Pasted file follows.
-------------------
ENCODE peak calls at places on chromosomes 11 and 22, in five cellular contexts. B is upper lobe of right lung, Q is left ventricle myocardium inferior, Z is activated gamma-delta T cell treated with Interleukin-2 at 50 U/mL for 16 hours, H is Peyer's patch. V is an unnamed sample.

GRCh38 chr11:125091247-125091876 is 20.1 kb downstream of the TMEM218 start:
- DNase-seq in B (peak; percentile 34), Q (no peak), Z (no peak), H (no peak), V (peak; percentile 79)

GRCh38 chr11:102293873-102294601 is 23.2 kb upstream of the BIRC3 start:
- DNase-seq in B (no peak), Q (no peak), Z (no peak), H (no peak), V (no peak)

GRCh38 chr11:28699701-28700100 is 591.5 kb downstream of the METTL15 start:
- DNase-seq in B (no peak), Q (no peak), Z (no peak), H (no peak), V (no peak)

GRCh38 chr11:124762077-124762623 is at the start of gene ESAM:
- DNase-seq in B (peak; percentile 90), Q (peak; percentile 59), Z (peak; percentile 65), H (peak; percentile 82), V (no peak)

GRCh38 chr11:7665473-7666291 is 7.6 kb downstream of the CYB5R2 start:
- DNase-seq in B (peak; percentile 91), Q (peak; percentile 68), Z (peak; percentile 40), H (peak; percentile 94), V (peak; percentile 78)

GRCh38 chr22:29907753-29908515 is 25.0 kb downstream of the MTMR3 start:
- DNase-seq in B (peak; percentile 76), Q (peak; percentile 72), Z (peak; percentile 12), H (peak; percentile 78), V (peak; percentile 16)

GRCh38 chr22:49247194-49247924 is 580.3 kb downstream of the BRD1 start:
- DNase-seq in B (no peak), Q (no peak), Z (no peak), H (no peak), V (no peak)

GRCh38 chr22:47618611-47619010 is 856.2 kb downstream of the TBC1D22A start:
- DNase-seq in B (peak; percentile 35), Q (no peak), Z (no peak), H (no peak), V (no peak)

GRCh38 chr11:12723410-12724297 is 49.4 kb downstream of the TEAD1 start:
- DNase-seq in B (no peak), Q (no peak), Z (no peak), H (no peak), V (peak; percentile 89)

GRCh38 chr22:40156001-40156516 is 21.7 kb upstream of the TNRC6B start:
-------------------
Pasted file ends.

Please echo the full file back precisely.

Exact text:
ENCODE peak calls at places on chromosomes 11 and 22, in five cellular contexts. B is upper lobe of right lung, Q is left ventricle myocardium inferior, Z is activated gamma-delta T cell treated with Interleukin-2 at 50 U/mL for 16 hours, H is Peyer's patch. V is an unnamed sample.

GRCh38 chr11:125091247-125091876 is 20.1 kb downstream of the TMEM218 start:
- DNase-seq in B (peak; percentile 34), Q (no peak), Z (no peak), H (no peak), V (peak; percentile 79)

GRCh38 chr11:102293873-102294601 is 23.2 kb upstream of the BIRC3 start:
- DNase-seq in B (no peak), Q (no peak), Z (no peak), H (no peak), V (no peak)

GRCh38 chr11:28699701-28700100 is 591.5 kb downstream of the METTL15 start:
- DNase-seq in B (no peak), Q (no peak), Z (no peak), H (no peak), V (no peak)

GRCh38 chr11:124762077-124762623 is at the start of gene ESAM:
- DNase-seq in B (peak; percentile 90), Q (peak; percentile 59), Z (peak; percentile 65), H (peak; percentile 82), V (no peak)

GRCh38 chr11:7665473-7666291 is 7.6 kb downstream of the CYB5R2 start:
- DNase-seq in B (peak; percentile 91), Q (peak; percentile 68), Z (peak; percentile 40), H (peak; percentile 94), V (peak; percentile 78)

GRCh38 chr22:29907753-29908515 is 25.0 kb downstream of the MTMR3 start:
- DNase-seq in B (peak; percentile 76), Q (peak; percentile 72), Z (peak; percentile 12), H (peak; percentile 78), V (peak; percentile 16)

GRCh38 chr22:49247194-49247924 is 580.3 kb downstream of the BRD1 start:
- DNase-seq in B (no peak), Q (no peak), Z (no peak), H (no peak), V (no peak)

GRCh38 chr22:47618611-47619010 is 856.2 kb downstream of the TBC1D22A start:
- DNase-seq in B (peak; percentile 35), Q (no peak), Z (no peak), H (no peak), V (no peak)

GRCh38 chr11:12723410-12724297 is 49.4 kb downstream of the TEAD1 start:
- DNase-seq in B (no peak), Q (no peak), Z (no peak), H (no peak), V (peak; percentile 89)

GRCh38 chr22:40156001-40156516 is 21.7 kb upstream of the TNRC6B start: